“Everywhere we go overseas, Tata quite often means TCS,” Ratan Tata had said last year while launching a book written by TCS’ former CEO S. Ramadorai.

Tata’s comment underlines the importance the IT firm today occupies not only in the Tata Group but also in the Indian industry. TCS crossed the $10-billion revenue mark in 2011-12 and is now aiming to add another $10 billion in the next five years.

What-next strategy

But it was not always good for TCS. The story of TCS began in the mid-1960s when Colonel Sawhney, brother-in-law of the then Chairman of Tata Group, JRD Tata, suggested to pool the Tata group’s need for data processing in a single business unit. By 1968, the data-processing unit was formally given a name — Tata Consultancy Services. In Ratan Tata’s own words: “TCS basically was a company that put documents into punch cards and back. It had very little international exposure back then.”

It was only in the mid-1990s, after Ratan Tata took over as the Chairman, that the company undertook some transformational changes.

One of the key decisions was taken in 1996 to appoint Ramadorai as the chief executive of TCS, then only a $160-million company.

Ramadorai introduced a shift in the leadership style, one which was built around sharing of ideas.

“In these think tank sessions, I kept pushing everyone to think about what we needed to do next...I wanted to set a new vision, a goal which would rally the TCS workforce towards doing something audacious, something big,” Ramadorai says in his book The TCS Story…And Beyond.

The big idea came at a meeting in 1999 that marked the start of a strategic rethink for TCS that eventually crystallised into a bold new mission in 2003, when the company set its sight on being among the top 10 IT software and services companies in the world by 2010.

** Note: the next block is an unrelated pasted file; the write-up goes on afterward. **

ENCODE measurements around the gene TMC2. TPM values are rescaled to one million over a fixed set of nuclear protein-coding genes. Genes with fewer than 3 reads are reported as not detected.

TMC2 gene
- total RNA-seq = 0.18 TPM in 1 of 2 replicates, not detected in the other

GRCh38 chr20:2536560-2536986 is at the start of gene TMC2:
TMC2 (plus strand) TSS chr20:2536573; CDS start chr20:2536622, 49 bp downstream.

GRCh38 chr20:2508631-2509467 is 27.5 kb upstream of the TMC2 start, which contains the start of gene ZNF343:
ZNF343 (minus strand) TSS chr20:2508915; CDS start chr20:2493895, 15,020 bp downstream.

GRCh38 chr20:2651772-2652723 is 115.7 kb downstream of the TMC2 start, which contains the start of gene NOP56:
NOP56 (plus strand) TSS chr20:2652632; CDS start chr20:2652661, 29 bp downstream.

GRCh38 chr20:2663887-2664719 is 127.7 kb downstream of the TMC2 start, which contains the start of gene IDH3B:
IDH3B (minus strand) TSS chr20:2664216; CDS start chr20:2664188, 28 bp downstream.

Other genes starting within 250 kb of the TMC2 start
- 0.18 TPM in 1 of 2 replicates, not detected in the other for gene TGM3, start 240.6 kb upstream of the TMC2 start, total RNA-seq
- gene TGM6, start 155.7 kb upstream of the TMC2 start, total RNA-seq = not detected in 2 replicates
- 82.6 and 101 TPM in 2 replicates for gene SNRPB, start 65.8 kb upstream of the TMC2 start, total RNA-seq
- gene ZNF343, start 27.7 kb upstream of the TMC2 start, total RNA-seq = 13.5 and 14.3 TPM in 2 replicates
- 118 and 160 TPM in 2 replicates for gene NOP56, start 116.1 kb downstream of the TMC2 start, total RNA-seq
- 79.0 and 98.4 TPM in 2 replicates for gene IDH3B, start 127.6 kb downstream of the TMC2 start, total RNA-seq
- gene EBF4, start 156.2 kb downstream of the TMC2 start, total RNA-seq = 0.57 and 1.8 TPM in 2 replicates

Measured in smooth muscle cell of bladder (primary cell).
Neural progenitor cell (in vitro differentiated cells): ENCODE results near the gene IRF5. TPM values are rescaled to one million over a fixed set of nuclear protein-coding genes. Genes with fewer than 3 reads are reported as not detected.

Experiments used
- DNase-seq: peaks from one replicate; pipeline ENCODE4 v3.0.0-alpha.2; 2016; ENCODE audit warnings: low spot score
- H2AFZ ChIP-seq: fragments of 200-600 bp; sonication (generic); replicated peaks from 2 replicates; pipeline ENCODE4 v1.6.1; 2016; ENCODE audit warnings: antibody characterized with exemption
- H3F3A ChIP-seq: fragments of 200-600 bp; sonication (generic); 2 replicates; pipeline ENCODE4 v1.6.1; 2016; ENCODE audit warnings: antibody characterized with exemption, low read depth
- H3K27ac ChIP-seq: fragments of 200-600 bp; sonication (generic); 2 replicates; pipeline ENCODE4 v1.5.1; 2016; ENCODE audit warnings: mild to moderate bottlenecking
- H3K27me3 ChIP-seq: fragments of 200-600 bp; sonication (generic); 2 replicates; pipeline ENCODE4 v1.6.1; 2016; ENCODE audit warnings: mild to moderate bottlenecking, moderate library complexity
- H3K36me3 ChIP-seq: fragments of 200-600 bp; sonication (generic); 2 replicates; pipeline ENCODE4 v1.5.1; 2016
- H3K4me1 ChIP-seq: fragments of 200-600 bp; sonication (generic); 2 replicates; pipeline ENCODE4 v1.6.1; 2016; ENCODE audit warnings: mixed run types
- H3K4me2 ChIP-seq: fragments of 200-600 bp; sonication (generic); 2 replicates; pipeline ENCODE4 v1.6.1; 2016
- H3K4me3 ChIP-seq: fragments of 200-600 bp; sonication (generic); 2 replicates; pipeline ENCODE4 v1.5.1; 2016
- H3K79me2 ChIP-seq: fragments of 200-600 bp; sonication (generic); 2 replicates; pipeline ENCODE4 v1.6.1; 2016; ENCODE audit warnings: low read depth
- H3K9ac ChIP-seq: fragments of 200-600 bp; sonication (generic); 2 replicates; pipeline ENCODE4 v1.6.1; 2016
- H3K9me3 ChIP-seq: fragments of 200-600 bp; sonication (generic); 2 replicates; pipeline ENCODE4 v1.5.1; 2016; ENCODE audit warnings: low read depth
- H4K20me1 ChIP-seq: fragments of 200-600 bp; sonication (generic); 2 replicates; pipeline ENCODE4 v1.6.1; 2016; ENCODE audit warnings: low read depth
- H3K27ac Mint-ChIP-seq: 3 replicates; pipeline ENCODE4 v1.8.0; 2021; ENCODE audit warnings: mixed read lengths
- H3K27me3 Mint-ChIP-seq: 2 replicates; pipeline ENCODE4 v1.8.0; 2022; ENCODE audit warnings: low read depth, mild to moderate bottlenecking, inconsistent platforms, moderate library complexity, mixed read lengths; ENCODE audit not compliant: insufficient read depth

The leader

The fresh infusion of ideas and the transformation soon enough started paying dividends paving the way for the most dynamic period in TCS’ history. By 2002-03, TCS became India’s first $1-billion software company. But 90 per cent of this was coming from IT services. TCS had to expand its portfolio to achieve the 2010 target. Soon, it added five new business areas, including global consulting, infrastructure services, asset-based offerings, engineering and industrial services, and business process outsourcing.

Encouraged by its new strategy, in 2004, TCS launched its initial public offering, which received the biggest response recorded at that time. Just five years later in 2009, TCS reported revenues of $6 billion catapulting it to the top 10 IT companies’ list, one year ahead of the set target.

“We had ridden the wave of ‘establishing credibility,’ pulled up the gears to ride the wave of ‘establishing scale’ and moved confidently to face the next wave of ‘establishing leadership,’” writes Ramadorai.

Clearly, the company has taken the leadership in the Indian market ahead of giants such as Infosys and Wipro.

At a time when most IT firms are struggling to beat the slowdown in the overall market, TCS has posted consistent results for the past eight quarters.

CEO and Managing Director N. Chandrasekaran is ensuring that the company is moving ahead of the curve.

“There is no single point of arrival, where we can say everything is done. It’s a journey.

“We are much better today than yesterday,” Chandrasekaran told Business Line recently.

(This article was published on December 27, 2012)
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